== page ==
The little domed tents of the volunteer firefighters in the clearing of a Siberian forest can be hard to see — even from only a few steps away — because of the choking smoke. Their shovels and saws seem to be tiny tools against the vast blaze, like toy weapons brought to a war.
But their love of the vast and wild region is a powerful motivator in a summer of sprawling fires that might become Russia’s worst ever.
As of Monday, about 1.88 million hectares (4.6 million acres) of forest were burning in Russia — an area larger than the U.S. state of Connecticut.
More than 5,000 regular firefighters are involved, but the scale is so large and the area is so enormous that 55% of the fires aren’t being fought at all, according to Avialesookhrana, the agency that oversees the effort.
That means the volunteers, who take time off work and rely on their own money or nongovernmental funds, are a small but important addition to the overwhelmed forces.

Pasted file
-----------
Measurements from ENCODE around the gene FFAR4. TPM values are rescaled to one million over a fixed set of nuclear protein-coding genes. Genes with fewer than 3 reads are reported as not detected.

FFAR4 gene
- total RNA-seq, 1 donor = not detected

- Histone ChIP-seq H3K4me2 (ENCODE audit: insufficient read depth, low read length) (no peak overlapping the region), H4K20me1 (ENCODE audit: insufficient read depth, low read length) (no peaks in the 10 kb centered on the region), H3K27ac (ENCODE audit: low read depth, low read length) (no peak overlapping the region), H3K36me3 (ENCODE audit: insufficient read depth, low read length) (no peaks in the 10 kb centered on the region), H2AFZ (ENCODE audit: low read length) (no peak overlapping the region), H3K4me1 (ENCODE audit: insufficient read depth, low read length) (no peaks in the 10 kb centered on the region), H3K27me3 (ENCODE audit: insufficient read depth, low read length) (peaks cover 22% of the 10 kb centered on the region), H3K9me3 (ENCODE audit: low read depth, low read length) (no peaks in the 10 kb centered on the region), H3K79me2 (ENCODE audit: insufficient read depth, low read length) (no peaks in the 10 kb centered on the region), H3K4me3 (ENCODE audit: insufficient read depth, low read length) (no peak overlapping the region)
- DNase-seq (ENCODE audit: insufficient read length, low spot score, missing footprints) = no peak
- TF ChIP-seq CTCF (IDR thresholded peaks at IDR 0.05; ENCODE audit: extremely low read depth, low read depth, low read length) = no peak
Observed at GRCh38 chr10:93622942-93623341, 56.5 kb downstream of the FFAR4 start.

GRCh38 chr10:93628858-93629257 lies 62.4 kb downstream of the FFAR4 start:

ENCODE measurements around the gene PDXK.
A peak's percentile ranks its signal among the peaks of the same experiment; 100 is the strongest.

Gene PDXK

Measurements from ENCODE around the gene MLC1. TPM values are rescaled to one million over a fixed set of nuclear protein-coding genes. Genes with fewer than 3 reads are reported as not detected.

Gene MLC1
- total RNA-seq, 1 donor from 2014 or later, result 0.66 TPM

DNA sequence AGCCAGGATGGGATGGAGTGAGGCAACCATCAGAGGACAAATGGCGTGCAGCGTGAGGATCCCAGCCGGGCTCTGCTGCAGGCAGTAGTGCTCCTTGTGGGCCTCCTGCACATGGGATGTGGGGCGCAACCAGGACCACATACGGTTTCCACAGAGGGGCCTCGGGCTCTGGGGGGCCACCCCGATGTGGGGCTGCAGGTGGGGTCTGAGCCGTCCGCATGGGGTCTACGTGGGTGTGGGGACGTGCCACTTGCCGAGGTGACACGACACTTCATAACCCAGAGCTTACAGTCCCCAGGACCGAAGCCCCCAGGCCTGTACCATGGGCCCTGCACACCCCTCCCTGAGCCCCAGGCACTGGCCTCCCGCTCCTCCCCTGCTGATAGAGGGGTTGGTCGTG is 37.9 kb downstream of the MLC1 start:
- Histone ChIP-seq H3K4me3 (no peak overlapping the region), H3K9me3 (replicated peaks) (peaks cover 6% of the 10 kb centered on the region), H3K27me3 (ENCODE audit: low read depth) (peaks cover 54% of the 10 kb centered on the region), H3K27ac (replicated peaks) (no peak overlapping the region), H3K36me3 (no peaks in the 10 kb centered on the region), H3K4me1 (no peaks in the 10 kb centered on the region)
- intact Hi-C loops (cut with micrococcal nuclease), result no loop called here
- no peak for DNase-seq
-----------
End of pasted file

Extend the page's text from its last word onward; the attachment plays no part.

“The guys (volunteers) are doing a great job. Their help is significant because the area and distances are quite large, so the more people there are, the more effective our efforts are to control the fires,” said Denis Markov, an instructor at a base for paratrooper firefighters in Tomsk, who is working with some of the volunteers.
The hardest-hit area is the Sakha Republic, also known as Yakutia, in the far northeast of Russia, about 5,000 kilometers (3,200 miles) from Moscow. About 85% of of Russia’s fires are in the republic, and heavy smoke forced a temporary closure of the airport in the regional capital, Yakutsk, a city of about 280,000 people.